A new study suggests quitting smoking before turning 35 may lower your mortality rate

It's not too late if you're older than 35, either.
Mert Erdemir
A woman smoking.
A woman smoking.

VioletaStoimenova/iStock 

Are you one of those who tried to quit smoking but then failed? Well, it still may not be too late for it.

According to a large-scale study, those who quit smoking before the age of 35 have similar mortality rates within a given time period to those who have never smoked. This can be a wake-up call for people younger than 35 to reconsider quitting.

If you've already turned 35, no worries. The research also demonstrated substantial benefits for those who quit smoking at later ages.

The thing is, the death rates of those who quit smoking after the age of 35 were relatively higher than the younger quitters. To exemplify, former smokers who quit between the ages of 35 and 44 had a 21% higher rate of mortality from any cause compared to "never smokers." Those who quit between the ages of 45 and 54, on the other hand, showed a 47% higher all-cause mortality rate.

"Among men and women from diverse racial and ethnic groups, current smoking was associated with at least twice the all-cause mortality rate of never smoking," wrote researchers in the study paper. "Quitting smoking, particularly at younger ages, was associated with substantial reductions in the relative excess mortality associated with continued smoking."

Employing data from more than 550,000 people

Researchers gathered data from the U.S. National Health Interview Survey and the National Death Index and analyzed survey data from more than 550,000 adults who completed questionnaires between January 1997 and December 2018. The subjects, who were aged between 25 and 84 at the time of recruitment, were comprised of current smokers, former smokers, and the so-called "never smokers," which refers to those who smoked less than 100 cigarettes in their whole lives.

By the end of 2019, approximately 75,000 of these study participants were dead, according to the National Death Index. Current smokers demonstrated a considerably higher all-cause mortality rate as well as increased rates of death from cancer, heart disease, and lung disease when compared to never smokers.

In a commentary on the study, John P. Pierce, a professor emeritus in the Department of Family Medicine and Public Health at the University of California, San Diego, stated that the age of 35 as a deadline could motivate young smokers to quit.

"Without a proximal goal, it is tempting for smokers to abandon a quit attempt with cognitions such as 'I don't really need to do it just now.' The study … provides needed data to set a motivating proximate goal of quitting smoking before age 35 years," he wrote.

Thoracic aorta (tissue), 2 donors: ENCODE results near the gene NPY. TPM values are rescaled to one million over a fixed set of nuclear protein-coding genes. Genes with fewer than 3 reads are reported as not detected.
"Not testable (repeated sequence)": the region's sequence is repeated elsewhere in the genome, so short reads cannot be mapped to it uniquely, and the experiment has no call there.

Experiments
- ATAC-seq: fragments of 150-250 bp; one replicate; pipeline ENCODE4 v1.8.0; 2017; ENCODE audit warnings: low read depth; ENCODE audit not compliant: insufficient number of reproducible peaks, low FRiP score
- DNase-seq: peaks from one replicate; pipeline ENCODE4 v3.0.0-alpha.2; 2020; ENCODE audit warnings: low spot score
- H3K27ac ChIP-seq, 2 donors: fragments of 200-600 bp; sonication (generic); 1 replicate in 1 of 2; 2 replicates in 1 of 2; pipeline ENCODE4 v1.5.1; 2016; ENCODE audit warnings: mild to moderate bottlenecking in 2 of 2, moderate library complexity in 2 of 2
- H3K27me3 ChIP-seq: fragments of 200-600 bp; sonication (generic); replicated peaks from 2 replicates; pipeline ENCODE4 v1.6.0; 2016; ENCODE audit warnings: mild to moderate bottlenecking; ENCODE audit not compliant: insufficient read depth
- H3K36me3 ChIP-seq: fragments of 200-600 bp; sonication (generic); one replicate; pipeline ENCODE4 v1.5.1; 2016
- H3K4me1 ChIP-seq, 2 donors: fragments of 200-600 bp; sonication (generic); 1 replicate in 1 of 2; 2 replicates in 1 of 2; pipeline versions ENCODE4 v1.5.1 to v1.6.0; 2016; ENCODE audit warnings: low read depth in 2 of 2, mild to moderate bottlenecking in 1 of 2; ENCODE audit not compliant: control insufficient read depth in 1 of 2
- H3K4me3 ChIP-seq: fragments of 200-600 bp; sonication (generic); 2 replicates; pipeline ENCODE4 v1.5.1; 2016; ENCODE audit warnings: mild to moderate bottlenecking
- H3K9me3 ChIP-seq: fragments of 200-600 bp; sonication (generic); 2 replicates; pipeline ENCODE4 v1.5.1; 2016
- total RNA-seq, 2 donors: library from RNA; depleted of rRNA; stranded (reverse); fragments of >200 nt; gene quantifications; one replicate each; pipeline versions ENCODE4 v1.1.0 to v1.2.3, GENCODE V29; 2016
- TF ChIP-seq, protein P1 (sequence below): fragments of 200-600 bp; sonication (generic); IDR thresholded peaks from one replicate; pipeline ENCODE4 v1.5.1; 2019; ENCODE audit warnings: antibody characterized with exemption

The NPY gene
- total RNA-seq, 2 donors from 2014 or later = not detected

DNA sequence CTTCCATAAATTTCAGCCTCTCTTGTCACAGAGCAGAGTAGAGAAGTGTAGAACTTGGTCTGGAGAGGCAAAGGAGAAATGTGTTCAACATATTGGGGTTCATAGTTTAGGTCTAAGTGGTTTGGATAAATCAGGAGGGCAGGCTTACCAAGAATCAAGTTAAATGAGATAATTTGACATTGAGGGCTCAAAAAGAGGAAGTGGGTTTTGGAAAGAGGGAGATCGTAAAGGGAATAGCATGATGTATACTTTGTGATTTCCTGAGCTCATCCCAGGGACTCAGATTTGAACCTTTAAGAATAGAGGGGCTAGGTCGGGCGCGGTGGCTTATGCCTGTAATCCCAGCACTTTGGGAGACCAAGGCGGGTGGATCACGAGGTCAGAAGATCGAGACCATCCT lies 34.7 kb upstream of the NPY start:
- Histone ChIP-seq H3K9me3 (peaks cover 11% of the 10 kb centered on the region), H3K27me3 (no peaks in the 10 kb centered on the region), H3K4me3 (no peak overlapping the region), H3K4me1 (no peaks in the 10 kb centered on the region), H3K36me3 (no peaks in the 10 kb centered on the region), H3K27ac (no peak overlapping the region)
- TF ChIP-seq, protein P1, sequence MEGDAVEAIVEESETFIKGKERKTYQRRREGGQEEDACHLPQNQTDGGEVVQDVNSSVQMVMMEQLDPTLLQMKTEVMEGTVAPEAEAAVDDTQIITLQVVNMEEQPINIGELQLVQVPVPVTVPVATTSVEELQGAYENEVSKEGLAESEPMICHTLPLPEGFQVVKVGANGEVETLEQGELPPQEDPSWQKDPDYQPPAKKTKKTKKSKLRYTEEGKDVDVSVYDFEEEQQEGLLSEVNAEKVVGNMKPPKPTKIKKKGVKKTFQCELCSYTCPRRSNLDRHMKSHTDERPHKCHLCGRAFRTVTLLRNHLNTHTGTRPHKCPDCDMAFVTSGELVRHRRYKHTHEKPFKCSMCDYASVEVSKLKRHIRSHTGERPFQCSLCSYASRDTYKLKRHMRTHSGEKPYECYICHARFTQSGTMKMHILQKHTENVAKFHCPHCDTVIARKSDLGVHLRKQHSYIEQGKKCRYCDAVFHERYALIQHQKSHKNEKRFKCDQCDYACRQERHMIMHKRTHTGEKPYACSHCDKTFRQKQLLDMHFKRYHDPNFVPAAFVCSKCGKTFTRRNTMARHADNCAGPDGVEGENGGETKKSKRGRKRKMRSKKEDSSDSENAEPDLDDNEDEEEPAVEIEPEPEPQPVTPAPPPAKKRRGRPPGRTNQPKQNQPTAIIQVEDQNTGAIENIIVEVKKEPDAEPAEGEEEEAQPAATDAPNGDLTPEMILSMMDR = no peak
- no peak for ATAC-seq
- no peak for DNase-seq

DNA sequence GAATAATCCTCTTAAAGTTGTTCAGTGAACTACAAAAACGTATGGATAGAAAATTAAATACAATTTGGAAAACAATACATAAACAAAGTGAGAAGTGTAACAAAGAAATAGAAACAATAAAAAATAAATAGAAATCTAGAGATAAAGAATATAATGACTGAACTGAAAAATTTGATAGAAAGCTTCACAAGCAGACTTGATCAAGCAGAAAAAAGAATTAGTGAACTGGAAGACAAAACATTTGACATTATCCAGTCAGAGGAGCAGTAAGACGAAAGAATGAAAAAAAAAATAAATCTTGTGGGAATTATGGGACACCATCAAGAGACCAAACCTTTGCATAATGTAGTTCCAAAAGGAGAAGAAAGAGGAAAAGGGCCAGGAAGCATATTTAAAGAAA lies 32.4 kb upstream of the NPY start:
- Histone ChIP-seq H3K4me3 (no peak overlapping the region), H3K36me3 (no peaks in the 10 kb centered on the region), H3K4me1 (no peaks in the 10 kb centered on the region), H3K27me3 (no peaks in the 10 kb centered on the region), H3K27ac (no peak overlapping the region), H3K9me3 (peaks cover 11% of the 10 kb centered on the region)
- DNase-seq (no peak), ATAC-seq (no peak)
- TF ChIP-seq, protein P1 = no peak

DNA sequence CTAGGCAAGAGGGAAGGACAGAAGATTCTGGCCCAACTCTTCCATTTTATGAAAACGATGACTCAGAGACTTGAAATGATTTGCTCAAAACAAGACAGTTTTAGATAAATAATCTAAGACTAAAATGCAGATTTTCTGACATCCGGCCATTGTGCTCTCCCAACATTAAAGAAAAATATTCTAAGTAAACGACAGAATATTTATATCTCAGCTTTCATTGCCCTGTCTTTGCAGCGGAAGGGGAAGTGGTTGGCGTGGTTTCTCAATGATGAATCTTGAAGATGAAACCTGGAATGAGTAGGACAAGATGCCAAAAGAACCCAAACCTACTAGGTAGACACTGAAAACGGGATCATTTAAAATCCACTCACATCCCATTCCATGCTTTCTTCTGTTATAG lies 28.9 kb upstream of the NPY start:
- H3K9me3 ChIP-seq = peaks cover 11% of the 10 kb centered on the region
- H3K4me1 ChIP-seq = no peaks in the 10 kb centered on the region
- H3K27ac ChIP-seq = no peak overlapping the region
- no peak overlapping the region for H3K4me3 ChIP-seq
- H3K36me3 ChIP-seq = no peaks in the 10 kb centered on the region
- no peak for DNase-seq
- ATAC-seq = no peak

The results of the large-scale study were published in the journal JAMA Network Open on October 24.

Abstract:

Importance: Patterns of cigarette smoking and smoking cessation vary considerably across demographic groups in the US, but there is limited evidence on whether the hazards of smoking and benefits of quitting vary across these groups. Population-specific evidence on the benefits of quitting smoking may motivate cessation among groups historically underrepresented in medical research.

Objective: To quantify the association between smoking, smoking cessation, and mortality by race, ethnicity, and sex.

Design, Setting, and Participants: This nationally representative, prospective cohort study used data from the US National Health Interview Survey collected via questionnaire between January 1997 and December 2018 among adults aged 25 to 84 years at recruitment. Participants were followed up for cause-specific mortality through December 31, 2019.

Exposures: Self-reported smoking status at recruitment, age at quitting smoking, and years since quitting smoking.

Main Outcomes and Measures: The main outcomes were all-cause mortality and mortality from cancer, cardiovascular disease, and lower respiratory disease. Adjusted mortality rate ratios comparing never, former, and current smokers were calculated using Cox proportional hazards regression. Weighted analyses were conducted by race, ethnicity, and sex as reported by participants.

Results: Among the 551 388 participants in the main analyses, the mean (SD) age at recruitment was 48.9 (15.3) years; 307 601 (55.8%) were women, 87 207 (15.8%) were Hispanic, 75 545 (13.7%) were non-Hispanic Black, 355 782 (64.5%) were non-Hispanic White, and 32 854 (6.0%) identified as other non-Hispanic race and ethnicity. There were 74 870 deaths among participants aged 25 to 89 years during follow-up (36 792 [49.1%] among men; 38 078 [50.9%] among women). The all-cause mortality rate ratio (RR) for current vs never smoking was 2.80 (95% CI, 2.73-2.88) overall. The RRs were similar by sex but varied by race and ethnicity: Hispanic, 2.01 (95% CI, 1.84-2.18); non-Hispanic Black, 2.19 (95% CI, 2.06-2.33); non-Hispanic White, 3.00 (95% CI, 2.91-3.10); and other non-Hispanic race and ethnicity, 2.16 (95% CI, 1.88-2.47). When comparing those who quit smoking before age 45 years with never smokers, all-cause mortality RRs were 1.15 (95% CI, 1.03-1.28) among Hispanic individuals, 1.16 (95% CI, 1.07-1.25) among non-Hispanic Black individuals, 1.11 (95% CI, 1.08-1.15) among non-Hispanic White individuals, and 1.17 (95% CI, 0.99-1.39) among other non-Hispanic individuals.

Conclusions and Relevance: In this prospective cohort study, among men and women from diverse racial and ethnic groups, current smoking was associated with at least twice the all-cause mortality rate of never smoking. Quitting smoking, particularly at younger ages, was associated with substantial reductions in the relative excess mortality associated with continued smoking.

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